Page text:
On Monday, Nov. 17, Judge Frank Easterbrook of the Seventh Circuit Court of Appeals kicked off an inaugural lecture series named after his old friend, colleague and intellectual compatriot, Justice Antonin Scalia, who attended the talk titled “Interpreting the Unwritten Constitution.”
Easterbrook and Scalia were once colleagues on the faculty of the University of Chicago Law School and also as lawyers in the Ford Administration. Harvard Law School Dean Martha Minow invited Easterbrook to deliver the first in a series of lectures aimed at promoting and advancing the understanding of the founding principles and core doctrines of the U.S. Constitution. The series, funded by an anonymous donor, is set to include one lecture per academic year for ten years and involve speakers drawn from the fields of political science, history, philosophy, law, government, religion and related disciplines.
Easterbrook’s lecture sought to explain the connection between four Constitutional doctrines accepted by originalists, or those who favor interpreting the Constitution according to its original meaning and intent, despite the fact that those doctrines are not explicitly defined in the text of the Constitution: judicial review, intergovernmental tax immunity, sovereign immunity, and limits on the federal government’s ability to coerce states to take action, known as the anti-commandeering principle.
He began by describing a project he worked on with Justice Scalia when both were young attorneys serving under President Ford. Together, they were tasked to work on a report aimed at revealing a little-known directive under President Eisenhower that had involved the opening of mail going to and coming from the Soviet Union. Although a federal statute made opening mail a felony, the program continued even after an intervening Supreme Court decision holding that even searches required by national security nevertheless needed to be authorized by a warrant. The working group investigating the mail-opening scheme eventually concluded that it would be unjust to prosecute people who had executed a presidential order in good faith, but also published a report promising to prosecute any mail-opening that occurred in the future.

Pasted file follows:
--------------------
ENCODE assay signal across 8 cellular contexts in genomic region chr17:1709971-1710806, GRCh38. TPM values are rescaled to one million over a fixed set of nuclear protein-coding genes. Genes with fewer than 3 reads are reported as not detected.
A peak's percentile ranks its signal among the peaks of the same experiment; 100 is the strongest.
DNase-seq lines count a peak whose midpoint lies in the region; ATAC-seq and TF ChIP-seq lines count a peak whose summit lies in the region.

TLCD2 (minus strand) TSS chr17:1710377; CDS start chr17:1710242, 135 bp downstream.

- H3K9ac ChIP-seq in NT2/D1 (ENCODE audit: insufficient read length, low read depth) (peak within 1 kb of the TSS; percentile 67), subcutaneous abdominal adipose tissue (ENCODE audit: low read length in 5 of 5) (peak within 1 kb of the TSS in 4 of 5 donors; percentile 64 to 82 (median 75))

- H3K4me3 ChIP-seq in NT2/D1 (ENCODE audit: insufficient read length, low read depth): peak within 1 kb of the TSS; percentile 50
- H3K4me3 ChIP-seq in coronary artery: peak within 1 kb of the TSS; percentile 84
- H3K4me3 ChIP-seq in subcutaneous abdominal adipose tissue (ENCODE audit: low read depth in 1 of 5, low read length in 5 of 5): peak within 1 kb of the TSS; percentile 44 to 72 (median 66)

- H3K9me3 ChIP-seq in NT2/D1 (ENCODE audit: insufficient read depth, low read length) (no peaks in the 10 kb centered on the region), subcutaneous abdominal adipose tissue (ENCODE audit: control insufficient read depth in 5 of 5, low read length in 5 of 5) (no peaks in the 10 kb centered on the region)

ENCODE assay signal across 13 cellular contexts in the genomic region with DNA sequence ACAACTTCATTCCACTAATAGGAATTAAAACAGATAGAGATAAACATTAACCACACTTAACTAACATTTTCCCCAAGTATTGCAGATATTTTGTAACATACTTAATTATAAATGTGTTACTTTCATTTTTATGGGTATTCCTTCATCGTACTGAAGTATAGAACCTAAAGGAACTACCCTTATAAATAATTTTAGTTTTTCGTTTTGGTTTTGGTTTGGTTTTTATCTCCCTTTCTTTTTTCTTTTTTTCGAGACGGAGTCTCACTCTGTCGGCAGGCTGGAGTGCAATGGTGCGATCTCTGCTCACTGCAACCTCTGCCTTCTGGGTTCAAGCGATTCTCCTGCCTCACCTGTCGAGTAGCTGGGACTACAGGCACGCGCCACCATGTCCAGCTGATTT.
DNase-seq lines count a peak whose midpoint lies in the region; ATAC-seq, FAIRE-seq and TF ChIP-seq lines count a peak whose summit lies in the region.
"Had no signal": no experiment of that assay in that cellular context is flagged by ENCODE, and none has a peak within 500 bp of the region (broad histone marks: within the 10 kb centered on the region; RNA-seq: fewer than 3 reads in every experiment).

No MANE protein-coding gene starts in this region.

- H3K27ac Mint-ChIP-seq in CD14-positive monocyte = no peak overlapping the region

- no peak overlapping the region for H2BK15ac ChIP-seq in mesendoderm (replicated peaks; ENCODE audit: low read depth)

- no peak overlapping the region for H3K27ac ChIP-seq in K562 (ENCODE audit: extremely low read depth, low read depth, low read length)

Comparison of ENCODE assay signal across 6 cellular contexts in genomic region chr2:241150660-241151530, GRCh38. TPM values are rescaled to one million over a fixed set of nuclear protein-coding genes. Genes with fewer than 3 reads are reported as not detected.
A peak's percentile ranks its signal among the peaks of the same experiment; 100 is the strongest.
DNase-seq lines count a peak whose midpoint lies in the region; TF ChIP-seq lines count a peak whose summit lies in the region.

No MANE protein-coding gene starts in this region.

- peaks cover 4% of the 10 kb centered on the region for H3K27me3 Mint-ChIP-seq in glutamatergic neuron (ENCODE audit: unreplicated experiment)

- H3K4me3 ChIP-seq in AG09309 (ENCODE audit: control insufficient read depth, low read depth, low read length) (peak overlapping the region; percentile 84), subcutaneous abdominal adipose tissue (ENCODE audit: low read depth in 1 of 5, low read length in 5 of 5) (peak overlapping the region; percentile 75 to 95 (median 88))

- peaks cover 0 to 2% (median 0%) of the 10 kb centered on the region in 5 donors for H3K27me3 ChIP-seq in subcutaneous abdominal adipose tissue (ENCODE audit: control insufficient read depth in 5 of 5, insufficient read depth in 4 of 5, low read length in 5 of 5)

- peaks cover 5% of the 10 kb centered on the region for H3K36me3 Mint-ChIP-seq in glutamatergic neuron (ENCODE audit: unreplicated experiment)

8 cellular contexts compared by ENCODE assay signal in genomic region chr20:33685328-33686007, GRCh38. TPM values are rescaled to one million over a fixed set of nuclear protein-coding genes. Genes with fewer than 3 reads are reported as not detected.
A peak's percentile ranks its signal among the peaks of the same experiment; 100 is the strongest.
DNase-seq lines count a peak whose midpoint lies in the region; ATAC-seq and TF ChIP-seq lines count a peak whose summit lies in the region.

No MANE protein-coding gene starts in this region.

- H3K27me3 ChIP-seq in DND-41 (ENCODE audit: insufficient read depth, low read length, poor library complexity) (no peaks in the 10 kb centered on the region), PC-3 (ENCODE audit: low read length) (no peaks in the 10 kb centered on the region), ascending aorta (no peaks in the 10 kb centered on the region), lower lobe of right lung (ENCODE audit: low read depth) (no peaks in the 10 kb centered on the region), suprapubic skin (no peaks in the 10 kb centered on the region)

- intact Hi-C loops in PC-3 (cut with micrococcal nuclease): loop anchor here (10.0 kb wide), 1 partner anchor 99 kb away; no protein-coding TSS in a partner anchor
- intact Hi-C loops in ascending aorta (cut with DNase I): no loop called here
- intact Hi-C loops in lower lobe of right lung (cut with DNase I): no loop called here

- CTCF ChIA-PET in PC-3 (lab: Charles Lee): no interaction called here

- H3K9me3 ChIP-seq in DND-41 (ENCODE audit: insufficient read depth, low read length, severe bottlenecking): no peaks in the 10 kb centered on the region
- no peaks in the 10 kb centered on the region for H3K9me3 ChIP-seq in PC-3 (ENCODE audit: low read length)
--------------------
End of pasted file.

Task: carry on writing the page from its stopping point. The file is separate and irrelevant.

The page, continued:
According to Easterbrook, Solicitor General Robert Bork and Attorney General Edward H. Levi signed off on both the report’s ultimate conclusion and its reasoning. But Scalia, who agreed with the decision not to prosecute, was dissatisfied with the report’s reasoning. Sitting back in his chair and glancing over the report, Scalia allegedly exclaimed, “You’re making it all up. You’re just making it all up.”
Easterbrook argued that Scalia was entirely right – the problem presented by the mail-opening regime had been novel and the Department of Justice was focused on explaining its own conduct, not necessarily binding future governments. “But when judges make it up, they purport to bind other people,” Easterbrook said. “The need to have a basis for a decision that forces strangers to change their conduct is a theme of Justice Scalia’s jurisprudence. And usually a judge must point to an authoritative text to impose such a duty. Making it all up is out of the question for a judge.”
Although making it up is forbidden, Easterbrook noted that in a few cases, Constitutional doctrines have evolved without a clear, textual provision one could point to. Although many of those doctrines – including the subjects of his talk, namely judicial review, intergovernmental tax immunity, sovereign immunity, and anti-commandeering – are legitimate despite a lack of textual basis, Easterbrook said, that lack of text imposes limits on what judges can do in their names and ultimately should require modifications to the current anti-commandeering and sovereign immunity doctrines.
Easterbrook traced the history of judicial review, famously laid forth in Marbury v. Madison, which declared that the Constitution is the supreme, binding law of the land and that the Supreme Court’s interpretation of Constitutional rules can control other branches. He then wove through a long Constitutional history of related doctrines, ultimately concluding that although the seeds for several unwritten doctrines could be found in Marbury and McCulloch v. Maryland, anti-commandeering and sovereign immunity had gone too far. Doctrines that are no longer justified by the rationales of those two early cases, Easterbrook said, are illegitimate, particularly where they lack a textual basis from which judges may rule.
The evolution of such rules is problematic, said Easterbrook, because they are largely judge-made in accordance with judicial review, which is meant to be historical, not progressive. Judicial review, he said, depends on the belief that rules laid down long ago could remain authoritative in the modern era. Where the decisions of long ago can no longer speak to the problems of today, democracy must fill the gaps. “I don’t lose sleep over the argument that this leaves us with a wooden Constitution or rule by a dead hand,” Easterbrook said. “When there is no definitive decision in the document, we don’t have anything dead. We have decision by living majorities.”